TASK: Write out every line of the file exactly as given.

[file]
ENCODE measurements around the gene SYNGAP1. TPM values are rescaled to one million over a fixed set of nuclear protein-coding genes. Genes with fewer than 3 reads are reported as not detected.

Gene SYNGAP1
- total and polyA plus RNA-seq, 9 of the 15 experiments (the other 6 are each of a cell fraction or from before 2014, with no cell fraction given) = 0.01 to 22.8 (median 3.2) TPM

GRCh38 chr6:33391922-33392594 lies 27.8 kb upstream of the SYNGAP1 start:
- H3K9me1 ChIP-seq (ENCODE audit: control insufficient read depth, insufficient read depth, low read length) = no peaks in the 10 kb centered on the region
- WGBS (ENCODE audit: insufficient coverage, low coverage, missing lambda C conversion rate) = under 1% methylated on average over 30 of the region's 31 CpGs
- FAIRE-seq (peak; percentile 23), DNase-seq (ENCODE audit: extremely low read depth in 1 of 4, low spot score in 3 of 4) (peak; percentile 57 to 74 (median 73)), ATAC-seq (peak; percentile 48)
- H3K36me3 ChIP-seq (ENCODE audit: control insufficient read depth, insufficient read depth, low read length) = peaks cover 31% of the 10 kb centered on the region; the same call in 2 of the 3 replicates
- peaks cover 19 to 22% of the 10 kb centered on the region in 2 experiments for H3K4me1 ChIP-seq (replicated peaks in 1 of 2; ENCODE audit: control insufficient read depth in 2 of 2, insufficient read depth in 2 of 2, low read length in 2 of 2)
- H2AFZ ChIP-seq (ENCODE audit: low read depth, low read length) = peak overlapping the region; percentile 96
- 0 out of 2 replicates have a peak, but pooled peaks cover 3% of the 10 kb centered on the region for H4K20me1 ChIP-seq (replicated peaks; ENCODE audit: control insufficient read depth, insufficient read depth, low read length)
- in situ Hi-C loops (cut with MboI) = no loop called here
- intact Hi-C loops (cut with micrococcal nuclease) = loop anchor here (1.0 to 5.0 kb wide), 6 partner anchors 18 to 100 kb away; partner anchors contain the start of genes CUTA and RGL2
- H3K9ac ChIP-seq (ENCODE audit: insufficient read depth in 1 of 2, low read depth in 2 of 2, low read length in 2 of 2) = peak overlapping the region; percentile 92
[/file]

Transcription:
ENCODE measurements around the gene SYNGAP1. TPM values are rescaled to one million over a fixed set of nuclear protein-coding genes. Genes with fewer than 3 reads are reported as not detected.

Gene SYNGAP1
- total and polyA plus RNA-seq, 9 of the 15 experiments (the other 6 are each of a cell fraction or from before 2014, with no cell fraction given) = 0.01 to 22.8 (median 3.2) TPM

GRCh38 chr6:33391922-33392594 lies 27.8 kb upstream of the SYNGAP1 start:
- H3K9me1 ChIP-seq (ENCODE audit: control insufficient read depth, insufficient read depth, low read length) = no peaks in the 10 kb centered on the region
- WGBS (ENCODE audit: insufficient coverage, low coverage, missing lambda C conversion rate) = under 1% methylated on average over 30 of the region's 31 CpGs
- FAIRE-seq (peak; percentile 23), DNase-seq (ENCODE audit: extremely low read depth in 1 of 4, low spot score in 3 of 4) (peak; percentile 57 to 74 (median 73)), ATAC-seq (peak; percentile 48)
- H3K36me3 ChIP-seq (ENCODE audit: control insufficient read depth, insufficient read depth, low read length) = peaks cover 31% of the 10 kb centered on the region; the same call in 2 of the 3 replicates
- peaks cover 19 to 22% of the 10 kb centered on the region in 2 experiments for H3K4me1 ChIP-seq (replicated peaks in 1 of 2; ENCODE audit: control insufficient read depth in 2 of 2, insufficient read depth in 2 of 2, low read length in 2 of 2)
- H2AFZ ChIP-seq (ENCODE audit: low read depth, low read length) = peak overlapping the region; percentile 96
- 0 out of 2 replicates have a peak, but pooled peaks cover 3% of the 10 kb centered on the region for H4K20me1 ChIP-seq (replicated peaks; ENCODE audit: control insufficient read depth, insufficient read depth, low read length)
- in situ Hi-C loops (cut with MboI) = no loop called here
- intact Hi-C loops (cut with micrococcal nuclease) = loop anchor here (1.0 to 5.0 kb wide), 6 partner anchors 18 to 100 kb away; partner anchors contain the start of genes CUTA and RGL2
- H3K9ac ChIP-seq (ENCODE audit: insufficient read depth in 1 of 2, low read depth in 2 of 2, low read length in 2 of 2) = peak overlapping the region; percentile 92